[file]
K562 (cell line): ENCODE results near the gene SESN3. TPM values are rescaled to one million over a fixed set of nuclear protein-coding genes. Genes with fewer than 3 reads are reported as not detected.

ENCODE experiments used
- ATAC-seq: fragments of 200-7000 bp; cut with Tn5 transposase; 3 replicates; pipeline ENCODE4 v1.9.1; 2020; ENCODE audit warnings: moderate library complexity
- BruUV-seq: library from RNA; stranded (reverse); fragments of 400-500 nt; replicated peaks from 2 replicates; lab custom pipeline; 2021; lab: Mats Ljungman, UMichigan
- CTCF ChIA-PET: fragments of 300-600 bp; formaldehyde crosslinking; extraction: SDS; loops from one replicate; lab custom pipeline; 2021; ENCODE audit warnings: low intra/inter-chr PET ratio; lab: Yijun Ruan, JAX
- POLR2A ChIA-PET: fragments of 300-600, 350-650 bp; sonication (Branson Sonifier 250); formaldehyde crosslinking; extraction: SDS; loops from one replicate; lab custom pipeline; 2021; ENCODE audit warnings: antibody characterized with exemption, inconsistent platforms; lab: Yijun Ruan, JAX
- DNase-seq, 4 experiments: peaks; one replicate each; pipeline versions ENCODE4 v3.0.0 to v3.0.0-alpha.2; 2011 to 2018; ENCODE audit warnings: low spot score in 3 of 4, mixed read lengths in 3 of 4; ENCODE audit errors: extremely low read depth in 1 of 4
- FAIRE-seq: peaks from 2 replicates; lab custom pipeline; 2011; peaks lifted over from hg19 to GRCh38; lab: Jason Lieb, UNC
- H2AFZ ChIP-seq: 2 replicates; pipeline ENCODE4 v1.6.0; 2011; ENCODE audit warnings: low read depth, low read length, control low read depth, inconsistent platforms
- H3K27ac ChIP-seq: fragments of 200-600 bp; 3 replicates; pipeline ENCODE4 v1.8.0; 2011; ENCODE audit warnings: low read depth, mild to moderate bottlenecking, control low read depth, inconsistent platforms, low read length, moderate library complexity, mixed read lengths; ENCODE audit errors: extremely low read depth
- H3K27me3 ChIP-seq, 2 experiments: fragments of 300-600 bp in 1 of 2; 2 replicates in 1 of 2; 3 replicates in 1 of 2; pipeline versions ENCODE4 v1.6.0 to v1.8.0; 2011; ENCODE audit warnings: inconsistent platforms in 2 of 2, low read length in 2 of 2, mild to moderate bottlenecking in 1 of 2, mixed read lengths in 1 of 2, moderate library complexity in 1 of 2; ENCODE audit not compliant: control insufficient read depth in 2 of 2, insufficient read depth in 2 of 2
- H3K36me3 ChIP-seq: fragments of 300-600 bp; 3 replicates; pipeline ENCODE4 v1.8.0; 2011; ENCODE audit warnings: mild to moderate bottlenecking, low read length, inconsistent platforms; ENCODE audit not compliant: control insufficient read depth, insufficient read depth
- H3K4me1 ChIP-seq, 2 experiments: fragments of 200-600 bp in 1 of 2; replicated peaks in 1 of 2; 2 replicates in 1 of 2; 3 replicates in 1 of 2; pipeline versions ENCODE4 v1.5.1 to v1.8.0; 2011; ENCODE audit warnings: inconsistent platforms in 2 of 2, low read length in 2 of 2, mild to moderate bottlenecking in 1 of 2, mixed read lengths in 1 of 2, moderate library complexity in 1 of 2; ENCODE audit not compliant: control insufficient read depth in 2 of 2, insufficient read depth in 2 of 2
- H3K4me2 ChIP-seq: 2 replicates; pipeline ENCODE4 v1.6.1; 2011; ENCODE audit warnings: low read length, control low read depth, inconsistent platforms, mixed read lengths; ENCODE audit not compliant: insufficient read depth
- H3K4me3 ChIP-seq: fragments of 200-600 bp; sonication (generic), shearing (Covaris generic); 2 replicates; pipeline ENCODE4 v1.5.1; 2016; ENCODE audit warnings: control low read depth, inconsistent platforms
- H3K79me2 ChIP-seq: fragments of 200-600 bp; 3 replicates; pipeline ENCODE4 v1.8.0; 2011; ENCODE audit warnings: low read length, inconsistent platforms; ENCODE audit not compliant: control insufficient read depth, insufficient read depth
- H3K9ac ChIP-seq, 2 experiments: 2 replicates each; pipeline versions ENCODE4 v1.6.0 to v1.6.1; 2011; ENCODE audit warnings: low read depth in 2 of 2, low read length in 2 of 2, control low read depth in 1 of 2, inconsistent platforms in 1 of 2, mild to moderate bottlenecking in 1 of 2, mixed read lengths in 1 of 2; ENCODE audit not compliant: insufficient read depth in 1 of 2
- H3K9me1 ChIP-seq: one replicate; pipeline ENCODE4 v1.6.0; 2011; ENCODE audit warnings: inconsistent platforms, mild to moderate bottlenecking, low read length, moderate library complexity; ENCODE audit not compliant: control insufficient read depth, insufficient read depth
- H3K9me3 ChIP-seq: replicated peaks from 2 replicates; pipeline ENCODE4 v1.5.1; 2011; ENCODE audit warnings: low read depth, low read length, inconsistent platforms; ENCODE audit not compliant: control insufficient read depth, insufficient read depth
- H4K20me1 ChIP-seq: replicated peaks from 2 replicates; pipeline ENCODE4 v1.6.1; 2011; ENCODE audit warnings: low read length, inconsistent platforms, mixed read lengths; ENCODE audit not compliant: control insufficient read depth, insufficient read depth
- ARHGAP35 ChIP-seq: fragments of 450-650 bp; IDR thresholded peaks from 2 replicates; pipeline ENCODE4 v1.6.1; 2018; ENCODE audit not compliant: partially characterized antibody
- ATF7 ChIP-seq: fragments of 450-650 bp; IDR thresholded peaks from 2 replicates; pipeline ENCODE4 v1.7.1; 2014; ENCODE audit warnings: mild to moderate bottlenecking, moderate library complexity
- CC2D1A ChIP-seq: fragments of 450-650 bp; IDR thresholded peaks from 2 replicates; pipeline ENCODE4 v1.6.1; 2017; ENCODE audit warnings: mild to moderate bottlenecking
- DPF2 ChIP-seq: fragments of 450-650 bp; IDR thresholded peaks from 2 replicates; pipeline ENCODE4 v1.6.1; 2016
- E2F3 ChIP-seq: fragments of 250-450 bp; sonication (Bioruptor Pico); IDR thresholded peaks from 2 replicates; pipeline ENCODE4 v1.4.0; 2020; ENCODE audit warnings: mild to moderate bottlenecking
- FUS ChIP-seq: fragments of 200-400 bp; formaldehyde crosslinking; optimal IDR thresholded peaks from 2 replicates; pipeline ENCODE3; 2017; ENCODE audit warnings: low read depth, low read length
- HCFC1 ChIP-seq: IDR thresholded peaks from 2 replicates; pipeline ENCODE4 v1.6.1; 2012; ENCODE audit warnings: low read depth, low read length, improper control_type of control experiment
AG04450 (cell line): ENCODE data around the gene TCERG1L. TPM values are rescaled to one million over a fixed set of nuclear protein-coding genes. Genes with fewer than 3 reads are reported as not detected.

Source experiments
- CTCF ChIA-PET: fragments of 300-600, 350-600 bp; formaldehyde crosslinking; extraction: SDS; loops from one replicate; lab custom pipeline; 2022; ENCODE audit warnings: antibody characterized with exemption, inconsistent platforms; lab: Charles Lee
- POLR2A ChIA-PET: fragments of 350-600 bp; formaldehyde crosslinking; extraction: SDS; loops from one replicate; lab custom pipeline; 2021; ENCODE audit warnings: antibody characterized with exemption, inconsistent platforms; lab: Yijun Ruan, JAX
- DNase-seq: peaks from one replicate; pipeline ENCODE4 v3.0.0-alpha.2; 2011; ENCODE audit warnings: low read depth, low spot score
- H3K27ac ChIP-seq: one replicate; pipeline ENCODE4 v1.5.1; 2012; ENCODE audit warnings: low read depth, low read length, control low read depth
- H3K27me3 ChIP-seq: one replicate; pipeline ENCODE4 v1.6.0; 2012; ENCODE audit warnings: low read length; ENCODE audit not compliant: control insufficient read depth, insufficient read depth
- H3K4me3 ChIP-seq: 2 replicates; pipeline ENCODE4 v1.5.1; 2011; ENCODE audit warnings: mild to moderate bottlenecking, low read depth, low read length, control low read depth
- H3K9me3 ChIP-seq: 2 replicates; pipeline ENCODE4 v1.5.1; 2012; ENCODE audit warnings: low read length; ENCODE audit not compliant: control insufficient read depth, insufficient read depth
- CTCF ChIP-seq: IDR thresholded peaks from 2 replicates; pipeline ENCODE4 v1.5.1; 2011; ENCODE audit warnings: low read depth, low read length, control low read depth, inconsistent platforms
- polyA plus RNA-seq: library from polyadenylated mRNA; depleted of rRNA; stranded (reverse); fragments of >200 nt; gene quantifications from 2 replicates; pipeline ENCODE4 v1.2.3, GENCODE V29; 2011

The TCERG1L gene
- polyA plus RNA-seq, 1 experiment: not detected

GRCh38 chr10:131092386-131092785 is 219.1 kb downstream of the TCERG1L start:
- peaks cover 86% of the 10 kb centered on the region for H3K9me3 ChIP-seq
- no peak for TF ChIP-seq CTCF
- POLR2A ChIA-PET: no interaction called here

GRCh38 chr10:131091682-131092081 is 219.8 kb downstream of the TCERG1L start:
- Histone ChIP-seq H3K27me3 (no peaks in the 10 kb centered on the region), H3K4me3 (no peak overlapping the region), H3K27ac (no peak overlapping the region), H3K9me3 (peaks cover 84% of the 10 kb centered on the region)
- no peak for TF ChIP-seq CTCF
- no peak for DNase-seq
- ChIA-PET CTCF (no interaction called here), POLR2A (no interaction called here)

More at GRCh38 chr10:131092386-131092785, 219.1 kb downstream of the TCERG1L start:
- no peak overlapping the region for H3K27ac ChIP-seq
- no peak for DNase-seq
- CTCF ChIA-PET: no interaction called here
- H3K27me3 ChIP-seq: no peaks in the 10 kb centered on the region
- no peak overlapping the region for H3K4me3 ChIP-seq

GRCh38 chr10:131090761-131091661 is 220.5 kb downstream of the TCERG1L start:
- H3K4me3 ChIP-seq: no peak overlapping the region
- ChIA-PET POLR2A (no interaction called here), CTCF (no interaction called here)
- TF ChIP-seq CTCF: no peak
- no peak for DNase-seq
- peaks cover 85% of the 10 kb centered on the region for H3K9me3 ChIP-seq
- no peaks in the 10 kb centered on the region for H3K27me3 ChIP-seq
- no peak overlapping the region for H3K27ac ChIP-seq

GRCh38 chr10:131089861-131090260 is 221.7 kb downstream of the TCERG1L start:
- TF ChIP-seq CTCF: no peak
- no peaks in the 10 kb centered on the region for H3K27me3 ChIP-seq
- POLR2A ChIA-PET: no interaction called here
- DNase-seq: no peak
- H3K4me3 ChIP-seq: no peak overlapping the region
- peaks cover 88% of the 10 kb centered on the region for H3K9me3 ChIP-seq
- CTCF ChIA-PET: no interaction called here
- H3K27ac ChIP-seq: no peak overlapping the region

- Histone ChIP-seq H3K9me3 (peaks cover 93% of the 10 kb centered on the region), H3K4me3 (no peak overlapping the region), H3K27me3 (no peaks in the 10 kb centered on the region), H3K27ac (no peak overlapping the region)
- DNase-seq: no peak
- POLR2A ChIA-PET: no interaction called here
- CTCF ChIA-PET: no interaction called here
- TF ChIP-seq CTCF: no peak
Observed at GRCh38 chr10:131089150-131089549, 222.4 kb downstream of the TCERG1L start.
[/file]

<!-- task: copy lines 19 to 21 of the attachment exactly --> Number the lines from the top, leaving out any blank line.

- H3K9me3 ChIP-seq: replicated peaks from 2 replicates; pipeline ENCODE4 v1.5.1; 2011; ENCODE audit warnings: low read depth, low read length, inconsistent platforms; ENCODE audit not compliant: control insufficient read depth, insufficient read depth
- H4K20me1 ChIP-seq: replicated peaks from 2 replicates; pipeline ENCODE4 v1.6.1; 2011; ENCODE audit warnings: low read length, inconsistent platforms, mixed read lengths; ENCODE audit not compliant: control insufficient read depth, insufficient read depth
- ARHGAP35 ChIP-seq: fragments of 450-650 bp; IDR thresholded peaks from 2 replicates; pipeline ENCODE4 v1.6.1; 2018; ENCODE audit not compliant: partially characterized antibody